Sunday, May 10, 2015

Get to know the GET at the AT Biennial

For hikers planning to attend the 2015 Appalachian Trail Conservancy Biennial Conference this July, consider taking some time to meet the GET.

The following hikes are on the Great Eastern Trail:

  • Hike #9, Basore's Ridge
  • Hike #17, Big Schloss GWNF
  • Hike #19, Paw Paw Tunnel C&O CNHP
  • Hike #25, Devils Nose SCWMA SPHP
  • Hike #29, Shockeys Knob SCWMA
  • Hike #37, Big Schloss and Tibbet Knob GWNF
The following presentations may be of interest:
  • W1944 - Great Eastern Trail (that's with me)
  • W2067 - Tuscarora Trail
Hope to see many of you there!  Early registration ends on May 31!

Tibbet Knob

Wednesday, May 6, 2015

What is the GET season?



One question I get asked a lot by prospective GET thru-hikers is, "What time of the year should I start a GET thru-hike?"

My answer: Great question.

There are dozens of considerations when choosing between a northbound and southbound hike, but the biggest consideration of all, the weather window, is still untested.

Northbound:
Bart and I began the hike on January 10th, 2013. We had no idea how lucky we were.  We had three or four snowstorms for a couple weeks total of snow-hiking.  We had only five days of what I would consider dangerous weather conditions.  We also had five zero days (at least) due to snow/dangerous conditions.  All in all, that wasn't too bad -- but only because 2013's winter wasn't like 2015's.  If 2013's winter had been like 2015's, I don't think we would have made it.  Despite our dedication, I really think we would have had to bail.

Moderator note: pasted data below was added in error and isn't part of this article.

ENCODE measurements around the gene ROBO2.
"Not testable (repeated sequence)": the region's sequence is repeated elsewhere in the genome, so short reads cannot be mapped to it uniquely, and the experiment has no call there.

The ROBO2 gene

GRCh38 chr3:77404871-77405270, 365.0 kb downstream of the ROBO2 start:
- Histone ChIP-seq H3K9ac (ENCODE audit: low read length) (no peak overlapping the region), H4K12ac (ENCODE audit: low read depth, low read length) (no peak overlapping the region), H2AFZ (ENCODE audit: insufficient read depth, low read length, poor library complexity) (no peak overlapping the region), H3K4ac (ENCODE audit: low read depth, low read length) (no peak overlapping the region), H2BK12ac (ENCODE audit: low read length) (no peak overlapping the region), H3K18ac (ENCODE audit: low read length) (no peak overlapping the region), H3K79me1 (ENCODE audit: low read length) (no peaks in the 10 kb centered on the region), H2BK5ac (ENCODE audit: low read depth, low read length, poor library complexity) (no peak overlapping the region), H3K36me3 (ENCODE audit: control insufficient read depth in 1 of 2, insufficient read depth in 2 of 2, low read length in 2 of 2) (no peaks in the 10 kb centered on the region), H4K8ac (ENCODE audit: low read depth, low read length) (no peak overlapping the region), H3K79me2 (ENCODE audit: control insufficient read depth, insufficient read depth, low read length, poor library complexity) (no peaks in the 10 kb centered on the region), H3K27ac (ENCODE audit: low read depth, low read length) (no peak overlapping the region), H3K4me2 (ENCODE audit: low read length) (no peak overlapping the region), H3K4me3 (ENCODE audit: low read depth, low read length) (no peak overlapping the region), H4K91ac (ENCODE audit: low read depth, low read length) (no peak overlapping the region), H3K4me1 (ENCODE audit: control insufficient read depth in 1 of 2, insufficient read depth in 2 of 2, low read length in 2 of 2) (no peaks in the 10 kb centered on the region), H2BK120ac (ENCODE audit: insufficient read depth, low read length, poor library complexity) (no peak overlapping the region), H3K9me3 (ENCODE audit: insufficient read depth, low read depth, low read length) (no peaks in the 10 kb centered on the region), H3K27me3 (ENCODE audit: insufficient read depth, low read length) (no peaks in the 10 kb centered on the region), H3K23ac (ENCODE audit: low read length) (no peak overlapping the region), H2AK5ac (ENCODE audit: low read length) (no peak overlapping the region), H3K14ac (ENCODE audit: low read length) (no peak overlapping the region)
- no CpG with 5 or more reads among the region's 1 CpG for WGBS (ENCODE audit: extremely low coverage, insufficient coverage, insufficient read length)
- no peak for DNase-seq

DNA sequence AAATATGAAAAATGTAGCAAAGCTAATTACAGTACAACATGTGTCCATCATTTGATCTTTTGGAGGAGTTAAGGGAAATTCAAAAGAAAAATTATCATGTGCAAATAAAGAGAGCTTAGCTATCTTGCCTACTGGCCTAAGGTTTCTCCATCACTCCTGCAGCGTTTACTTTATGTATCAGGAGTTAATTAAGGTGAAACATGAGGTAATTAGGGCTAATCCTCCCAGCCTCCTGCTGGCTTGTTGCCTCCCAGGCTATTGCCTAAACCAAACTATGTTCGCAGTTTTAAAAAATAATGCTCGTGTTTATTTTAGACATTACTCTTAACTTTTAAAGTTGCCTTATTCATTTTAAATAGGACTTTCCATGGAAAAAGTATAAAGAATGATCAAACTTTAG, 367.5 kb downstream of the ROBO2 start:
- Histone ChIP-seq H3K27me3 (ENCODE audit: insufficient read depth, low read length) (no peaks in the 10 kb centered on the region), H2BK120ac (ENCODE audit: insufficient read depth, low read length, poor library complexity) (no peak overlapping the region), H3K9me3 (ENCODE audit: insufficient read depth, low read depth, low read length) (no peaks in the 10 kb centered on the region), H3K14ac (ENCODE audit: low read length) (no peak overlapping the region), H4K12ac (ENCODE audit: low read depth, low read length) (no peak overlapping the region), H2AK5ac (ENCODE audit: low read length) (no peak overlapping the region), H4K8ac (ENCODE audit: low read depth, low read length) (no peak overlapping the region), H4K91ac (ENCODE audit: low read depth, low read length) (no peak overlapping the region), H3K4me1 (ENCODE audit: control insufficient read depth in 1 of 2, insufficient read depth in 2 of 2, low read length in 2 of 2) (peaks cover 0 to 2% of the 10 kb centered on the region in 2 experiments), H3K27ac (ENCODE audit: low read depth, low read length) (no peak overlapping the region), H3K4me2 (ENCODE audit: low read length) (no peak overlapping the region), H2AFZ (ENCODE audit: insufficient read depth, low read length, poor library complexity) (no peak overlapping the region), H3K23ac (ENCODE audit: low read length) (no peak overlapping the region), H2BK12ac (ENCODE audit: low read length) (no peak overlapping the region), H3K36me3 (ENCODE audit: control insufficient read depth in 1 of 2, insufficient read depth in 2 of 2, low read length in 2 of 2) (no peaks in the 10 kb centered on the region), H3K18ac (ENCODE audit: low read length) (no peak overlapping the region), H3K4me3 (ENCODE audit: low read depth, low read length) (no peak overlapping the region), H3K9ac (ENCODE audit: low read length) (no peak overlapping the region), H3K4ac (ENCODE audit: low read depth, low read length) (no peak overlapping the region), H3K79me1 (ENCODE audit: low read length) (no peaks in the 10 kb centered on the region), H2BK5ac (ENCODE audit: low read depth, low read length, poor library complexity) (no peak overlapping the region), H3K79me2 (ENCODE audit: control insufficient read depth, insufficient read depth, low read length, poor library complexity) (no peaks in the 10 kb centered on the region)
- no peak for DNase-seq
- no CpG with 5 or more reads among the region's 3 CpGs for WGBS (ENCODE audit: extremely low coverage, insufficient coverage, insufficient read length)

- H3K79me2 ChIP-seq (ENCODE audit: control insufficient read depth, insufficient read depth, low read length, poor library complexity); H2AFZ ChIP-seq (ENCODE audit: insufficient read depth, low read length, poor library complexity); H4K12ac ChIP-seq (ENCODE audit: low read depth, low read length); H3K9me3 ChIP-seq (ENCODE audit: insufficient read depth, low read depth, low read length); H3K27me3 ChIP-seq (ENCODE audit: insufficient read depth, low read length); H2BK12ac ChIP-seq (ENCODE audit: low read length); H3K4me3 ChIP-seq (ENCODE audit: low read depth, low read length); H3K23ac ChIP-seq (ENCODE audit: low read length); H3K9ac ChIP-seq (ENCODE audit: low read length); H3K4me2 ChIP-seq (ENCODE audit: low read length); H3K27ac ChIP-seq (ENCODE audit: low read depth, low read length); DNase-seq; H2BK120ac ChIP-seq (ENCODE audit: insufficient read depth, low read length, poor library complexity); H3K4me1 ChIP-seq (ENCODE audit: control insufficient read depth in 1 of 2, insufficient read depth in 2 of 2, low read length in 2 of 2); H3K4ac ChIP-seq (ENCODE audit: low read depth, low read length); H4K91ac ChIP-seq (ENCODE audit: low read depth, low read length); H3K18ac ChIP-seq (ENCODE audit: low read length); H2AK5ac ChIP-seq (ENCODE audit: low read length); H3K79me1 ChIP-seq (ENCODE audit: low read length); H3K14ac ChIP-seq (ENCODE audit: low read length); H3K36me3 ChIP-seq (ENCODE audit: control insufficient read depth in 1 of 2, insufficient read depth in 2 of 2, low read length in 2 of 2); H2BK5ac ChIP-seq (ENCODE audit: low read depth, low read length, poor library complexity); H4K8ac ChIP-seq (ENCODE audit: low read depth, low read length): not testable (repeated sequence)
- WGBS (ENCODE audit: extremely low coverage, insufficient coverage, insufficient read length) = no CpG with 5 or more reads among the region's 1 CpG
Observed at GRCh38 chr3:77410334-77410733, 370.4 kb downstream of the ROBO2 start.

Stuart and Taylor started February 1, 2014 and still ran into rough conditions - Kentucky in particular.  Kentucky seems to be the Smokies of the GET - with high elevations and being relatively far north, you can't hit Kentucky too early or it will be miserable.  (Will this assessment hold true, or was it just the four of us who ran into extreme weather in Kentucky?  Time will tell.)  Their start date was way smarter than ours, but still might be too early for most hikers.

The danger of waiting too long to start a northbound hike is that you're in the south for a longer time than, for example, on the AT, so it might become hard to out-hike the heat and stay in spring.

Southbound:
I was not amused with 102 degrees.
Mainly because it wasn't using Celsius.
There has been no southbound attempt so far, but this should be the year.  It will be interesting to see how the weather is!

When Bart and I hiked the western route of the GET (PA - MD) in June-July 2014, it was ridiculously hot, so an early summer southbound attempt is not for those skittish of heat.

I'd recommend a fall southbound attempt.  Assuming a four-month thruhike (your mileage may vary), it likely means an August start.  August in New York and Pennsylvania might be pretty hot.  So what's the magic date?  What date strikes a good balance?

Great question.

Monday, May 4, 2015

Map maildrops


There are far too many pounds of GET maps for thruhikers to carry all of them at once, so a few maildrops will be necessary.

Here are some post offices that might be good bets if you are just interested in sending yourself maps.  (If you are resupplying via post, you'll need to figure out more maildrops.)

Because many of these post offices are in small towns, they might be closed by now or have limited hours.  Most of this is from my memory, which may not be correct.  Don't trust me.  This list is just a starting point for your own research. :)


Cave Spring, GA: Very friendly post office, on route into town.

Chattanooga, TN: Be careful.  There are multiple post offices.  I'm not sure where general delivery packages go and it might be far out of your way.  

Wartburg, TN: The route into (or out of, for sobos) runs by or near the post office.